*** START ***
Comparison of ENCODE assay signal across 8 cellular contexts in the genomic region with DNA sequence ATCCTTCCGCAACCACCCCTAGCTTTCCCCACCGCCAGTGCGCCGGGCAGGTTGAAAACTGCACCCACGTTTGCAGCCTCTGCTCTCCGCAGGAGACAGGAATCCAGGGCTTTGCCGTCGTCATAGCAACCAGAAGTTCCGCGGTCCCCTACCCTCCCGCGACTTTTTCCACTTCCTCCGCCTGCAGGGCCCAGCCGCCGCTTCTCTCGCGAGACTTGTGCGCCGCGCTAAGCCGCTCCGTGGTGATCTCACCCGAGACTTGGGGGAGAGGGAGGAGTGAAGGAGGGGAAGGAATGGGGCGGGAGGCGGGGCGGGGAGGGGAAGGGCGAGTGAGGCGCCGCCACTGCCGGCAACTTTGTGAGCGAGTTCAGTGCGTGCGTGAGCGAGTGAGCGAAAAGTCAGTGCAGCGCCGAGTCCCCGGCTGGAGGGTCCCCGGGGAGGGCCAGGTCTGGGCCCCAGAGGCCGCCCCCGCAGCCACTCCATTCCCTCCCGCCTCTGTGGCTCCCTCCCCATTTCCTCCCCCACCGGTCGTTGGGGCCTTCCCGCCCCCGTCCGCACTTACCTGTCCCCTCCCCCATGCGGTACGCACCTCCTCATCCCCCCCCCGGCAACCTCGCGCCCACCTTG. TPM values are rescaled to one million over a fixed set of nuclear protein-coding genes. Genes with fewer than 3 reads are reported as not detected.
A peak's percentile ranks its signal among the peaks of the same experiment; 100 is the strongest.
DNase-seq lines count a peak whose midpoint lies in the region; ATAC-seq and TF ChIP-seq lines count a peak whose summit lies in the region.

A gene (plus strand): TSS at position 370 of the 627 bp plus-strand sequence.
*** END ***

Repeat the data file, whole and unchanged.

Comparison of ENCODE assay signal across 8 cellular contexts in the genomic region with DNA sequence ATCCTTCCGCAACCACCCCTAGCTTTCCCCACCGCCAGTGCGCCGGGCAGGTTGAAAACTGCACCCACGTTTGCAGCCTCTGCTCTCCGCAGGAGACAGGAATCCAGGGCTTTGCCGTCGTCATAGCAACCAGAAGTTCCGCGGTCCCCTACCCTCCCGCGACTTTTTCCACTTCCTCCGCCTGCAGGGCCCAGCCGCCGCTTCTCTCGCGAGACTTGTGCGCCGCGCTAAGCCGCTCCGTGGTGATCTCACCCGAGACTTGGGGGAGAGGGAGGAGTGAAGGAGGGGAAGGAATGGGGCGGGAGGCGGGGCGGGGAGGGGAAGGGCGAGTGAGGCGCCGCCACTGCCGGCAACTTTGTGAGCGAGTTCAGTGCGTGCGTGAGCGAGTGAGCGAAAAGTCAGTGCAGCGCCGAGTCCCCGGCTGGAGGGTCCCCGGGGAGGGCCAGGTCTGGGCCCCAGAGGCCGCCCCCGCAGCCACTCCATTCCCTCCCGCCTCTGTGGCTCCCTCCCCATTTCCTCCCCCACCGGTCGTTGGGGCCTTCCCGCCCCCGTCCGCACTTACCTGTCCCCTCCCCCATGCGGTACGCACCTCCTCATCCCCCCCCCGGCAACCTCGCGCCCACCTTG. TPM values are rescaled to one million over a fixed set of nuclear protein-coding genes. Genes with fewer than 3 reads are reported as not detected.
A peak's percentile ranks its signal among the peaks of the same experiment; 100 is the strongest.
DNase-seq lines count a peak whose midpoint lies in the region; ATAC-seq and TF ChIP-seq lines count a peak whose summit lies in the region.

A gene (plus strand): TSS at position 370 of the 627 bp plus-strand sequence.